This is why another form of neutralization or removal is going to be needed.
Now, remember that the right filtration system will depend on the amount of water you need to purify. And, of course, what method is most convenient for your labor, cost, and time consumption.
It is also important that you choose a system that has been certified by the National Sanitation Foundation or NSF.
Here are some of the neutralization systems that you can use.
This water filtration system is a common choice because it will leave your drinking water with almost no dissolved solids.
If you need to neutralize a large amount of water, a reverse osmosis system can be installed under your single to filter all the water you are going to use inside your house.
A filtration system that uses reverse osmosis is not only effective in removing chlorine and chloramine. It can also remove the byproducts and heavy metals in the water.
UV light is also another good option to neutralize your drinking water. It can also kill germs and bacteria.
Ultraviolet light is commonly used in some reverse osmosis systems as a pre-filter. This is to protect the membrane of the RO system from bacteria and chloramine.
Activated and Catalytic Carbon
There are water filter pitchers that make use of activated carbon. This is to reduce the contaminants in their drinking water and make it taste and smell better. But to effectively remove chlorine and chloramine, the water needs to be filtered longer.
The Catalytic Carbon, described as activated carbons' soaped up version, is more effective in doing that job, even with less contact time.
You can use a whole-house catalytic or activated filtration system. If you only need to neutralize small amounts of water, you can use both filters to achieve the highest water purity.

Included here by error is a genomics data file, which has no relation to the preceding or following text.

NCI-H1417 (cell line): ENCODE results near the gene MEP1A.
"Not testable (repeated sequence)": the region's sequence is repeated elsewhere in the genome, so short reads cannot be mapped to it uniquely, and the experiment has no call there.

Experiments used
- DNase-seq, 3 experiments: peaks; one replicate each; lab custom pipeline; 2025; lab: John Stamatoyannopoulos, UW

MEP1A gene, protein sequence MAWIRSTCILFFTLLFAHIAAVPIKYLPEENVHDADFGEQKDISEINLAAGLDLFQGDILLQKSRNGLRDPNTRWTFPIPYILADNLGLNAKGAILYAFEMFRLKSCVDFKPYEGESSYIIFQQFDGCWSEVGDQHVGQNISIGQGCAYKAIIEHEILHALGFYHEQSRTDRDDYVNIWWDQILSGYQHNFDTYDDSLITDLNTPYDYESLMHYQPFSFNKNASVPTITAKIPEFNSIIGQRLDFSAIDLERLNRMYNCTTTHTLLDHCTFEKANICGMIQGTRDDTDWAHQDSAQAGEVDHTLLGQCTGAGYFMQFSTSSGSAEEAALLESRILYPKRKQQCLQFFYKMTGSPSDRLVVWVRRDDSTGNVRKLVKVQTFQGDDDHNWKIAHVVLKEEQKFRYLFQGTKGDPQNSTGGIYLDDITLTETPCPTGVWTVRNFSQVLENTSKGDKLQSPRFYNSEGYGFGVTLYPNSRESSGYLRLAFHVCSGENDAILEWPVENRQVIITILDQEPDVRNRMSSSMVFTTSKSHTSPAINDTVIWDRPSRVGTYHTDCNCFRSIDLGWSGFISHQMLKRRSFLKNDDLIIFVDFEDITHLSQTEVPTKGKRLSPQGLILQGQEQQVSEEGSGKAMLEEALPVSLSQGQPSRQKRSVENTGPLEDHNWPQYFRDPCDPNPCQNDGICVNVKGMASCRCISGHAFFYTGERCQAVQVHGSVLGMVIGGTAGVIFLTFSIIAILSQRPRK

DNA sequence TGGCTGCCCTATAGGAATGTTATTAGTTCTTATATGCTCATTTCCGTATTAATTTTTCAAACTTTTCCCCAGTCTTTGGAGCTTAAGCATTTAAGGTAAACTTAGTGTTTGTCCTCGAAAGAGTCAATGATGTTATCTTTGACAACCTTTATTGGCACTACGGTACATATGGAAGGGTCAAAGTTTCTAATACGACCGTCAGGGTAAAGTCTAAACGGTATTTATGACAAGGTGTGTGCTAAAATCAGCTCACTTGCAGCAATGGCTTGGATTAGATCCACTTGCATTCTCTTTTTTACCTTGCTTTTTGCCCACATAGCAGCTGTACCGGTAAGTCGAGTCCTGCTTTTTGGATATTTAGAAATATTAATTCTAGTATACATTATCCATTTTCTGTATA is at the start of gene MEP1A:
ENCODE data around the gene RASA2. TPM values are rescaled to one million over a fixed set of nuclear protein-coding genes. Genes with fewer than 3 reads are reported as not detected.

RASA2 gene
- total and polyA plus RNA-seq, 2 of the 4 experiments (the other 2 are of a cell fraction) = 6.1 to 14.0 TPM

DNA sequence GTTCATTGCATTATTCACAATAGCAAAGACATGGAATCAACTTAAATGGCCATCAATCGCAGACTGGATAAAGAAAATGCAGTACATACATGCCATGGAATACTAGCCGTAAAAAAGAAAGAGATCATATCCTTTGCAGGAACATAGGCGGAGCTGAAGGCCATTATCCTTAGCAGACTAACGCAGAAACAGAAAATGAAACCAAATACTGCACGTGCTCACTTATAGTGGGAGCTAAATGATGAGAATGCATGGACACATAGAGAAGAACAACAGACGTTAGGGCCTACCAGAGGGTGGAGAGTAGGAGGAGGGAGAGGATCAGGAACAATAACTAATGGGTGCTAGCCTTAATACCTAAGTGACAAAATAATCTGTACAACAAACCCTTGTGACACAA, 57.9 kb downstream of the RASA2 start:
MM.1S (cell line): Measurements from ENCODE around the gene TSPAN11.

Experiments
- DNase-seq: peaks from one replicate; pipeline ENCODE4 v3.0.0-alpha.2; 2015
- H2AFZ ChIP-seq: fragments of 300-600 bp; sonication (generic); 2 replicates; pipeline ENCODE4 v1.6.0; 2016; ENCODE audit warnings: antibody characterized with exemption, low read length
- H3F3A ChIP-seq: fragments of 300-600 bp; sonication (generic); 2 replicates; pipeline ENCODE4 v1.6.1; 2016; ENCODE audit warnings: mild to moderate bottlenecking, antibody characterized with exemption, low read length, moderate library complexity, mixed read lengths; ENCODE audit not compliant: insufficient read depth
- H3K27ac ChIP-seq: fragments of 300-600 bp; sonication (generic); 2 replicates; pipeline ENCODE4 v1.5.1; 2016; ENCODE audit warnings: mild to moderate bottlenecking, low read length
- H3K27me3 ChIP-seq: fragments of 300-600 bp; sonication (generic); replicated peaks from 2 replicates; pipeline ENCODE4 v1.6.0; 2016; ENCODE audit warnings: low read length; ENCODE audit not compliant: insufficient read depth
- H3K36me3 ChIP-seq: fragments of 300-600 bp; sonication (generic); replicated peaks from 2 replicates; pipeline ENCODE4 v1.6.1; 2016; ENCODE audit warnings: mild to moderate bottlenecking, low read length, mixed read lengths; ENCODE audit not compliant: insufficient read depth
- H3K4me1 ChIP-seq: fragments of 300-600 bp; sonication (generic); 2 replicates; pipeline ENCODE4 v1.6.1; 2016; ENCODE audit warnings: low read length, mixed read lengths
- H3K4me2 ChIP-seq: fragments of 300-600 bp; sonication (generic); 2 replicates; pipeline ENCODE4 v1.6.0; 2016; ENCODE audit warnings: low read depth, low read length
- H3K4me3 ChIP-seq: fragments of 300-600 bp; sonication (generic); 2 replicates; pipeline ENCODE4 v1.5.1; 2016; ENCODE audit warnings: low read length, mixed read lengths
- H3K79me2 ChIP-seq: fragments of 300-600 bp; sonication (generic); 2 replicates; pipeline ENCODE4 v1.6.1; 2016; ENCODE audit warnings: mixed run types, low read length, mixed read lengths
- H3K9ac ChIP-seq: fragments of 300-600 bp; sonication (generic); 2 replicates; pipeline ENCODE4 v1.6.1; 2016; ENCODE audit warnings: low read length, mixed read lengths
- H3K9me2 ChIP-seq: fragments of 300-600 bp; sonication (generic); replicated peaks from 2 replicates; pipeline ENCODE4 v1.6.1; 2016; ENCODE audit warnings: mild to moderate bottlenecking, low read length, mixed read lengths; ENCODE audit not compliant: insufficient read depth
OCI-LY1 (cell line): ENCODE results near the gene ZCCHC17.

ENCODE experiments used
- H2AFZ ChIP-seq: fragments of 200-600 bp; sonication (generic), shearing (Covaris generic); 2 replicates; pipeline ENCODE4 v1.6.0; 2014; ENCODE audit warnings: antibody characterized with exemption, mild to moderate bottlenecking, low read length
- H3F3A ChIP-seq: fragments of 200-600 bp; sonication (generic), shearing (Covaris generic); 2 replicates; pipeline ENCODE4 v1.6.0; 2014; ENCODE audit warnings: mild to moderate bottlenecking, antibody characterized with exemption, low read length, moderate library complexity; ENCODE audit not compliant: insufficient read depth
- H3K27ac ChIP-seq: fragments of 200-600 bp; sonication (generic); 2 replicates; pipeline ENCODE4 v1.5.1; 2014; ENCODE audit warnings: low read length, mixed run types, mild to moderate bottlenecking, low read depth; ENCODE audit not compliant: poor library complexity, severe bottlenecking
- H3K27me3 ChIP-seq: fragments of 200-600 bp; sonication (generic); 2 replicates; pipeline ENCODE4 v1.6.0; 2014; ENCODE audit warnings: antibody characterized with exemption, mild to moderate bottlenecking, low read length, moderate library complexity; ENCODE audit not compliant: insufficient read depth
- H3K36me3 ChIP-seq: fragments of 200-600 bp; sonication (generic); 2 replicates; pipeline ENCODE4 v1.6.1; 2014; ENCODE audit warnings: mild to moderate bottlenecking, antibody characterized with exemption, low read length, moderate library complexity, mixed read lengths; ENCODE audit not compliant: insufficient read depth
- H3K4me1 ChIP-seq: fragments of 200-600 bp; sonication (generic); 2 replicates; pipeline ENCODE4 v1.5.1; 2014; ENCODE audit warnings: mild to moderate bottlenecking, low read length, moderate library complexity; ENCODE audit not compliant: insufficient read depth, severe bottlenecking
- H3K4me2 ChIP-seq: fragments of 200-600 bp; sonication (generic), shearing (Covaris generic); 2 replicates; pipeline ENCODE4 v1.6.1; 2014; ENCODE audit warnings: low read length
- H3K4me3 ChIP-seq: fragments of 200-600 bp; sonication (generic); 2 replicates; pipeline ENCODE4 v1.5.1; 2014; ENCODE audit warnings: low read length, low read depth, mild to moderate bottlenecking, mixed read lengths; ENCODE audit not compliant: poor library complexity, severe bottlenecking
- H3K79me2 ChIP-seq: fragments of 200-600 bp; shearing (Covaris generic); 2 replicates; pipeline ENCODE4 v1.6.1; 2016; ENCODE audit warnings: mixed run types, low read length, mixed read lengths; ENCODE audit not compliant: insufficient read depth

This method can neutralize chlorine and chloramine that is in tap water. It can transform it into chloride or other byproducts that are not harmful.
Berkey Filters can remove both Chlorine and Chloramine from water to greater than 99.9%. With many water municipalities switching to chloramine disinfection instead of chlorine, our system was rated #1 for contaminant removal by Natural News Water Filter Labs.
In sum, chlorine and chloramine at regulated levels cannot cause harm to human beings. However, it is best to be safe to protect your family since these chemicals cause harm to your health. Moreover, it can lead to issues on repairs inside the home as well as in the environment.
There are various techniques to remove chlorine and chloramine. However, make sure that the solution is in line with the problem that you have inside your home.
Don't hesitate to invest in water filters like the Berkey products. Remember, nurturing yourself is not selfish. It is essential to your survival and well-being. You can start with the simple step of installing a water filter for a clean source of water inside your home.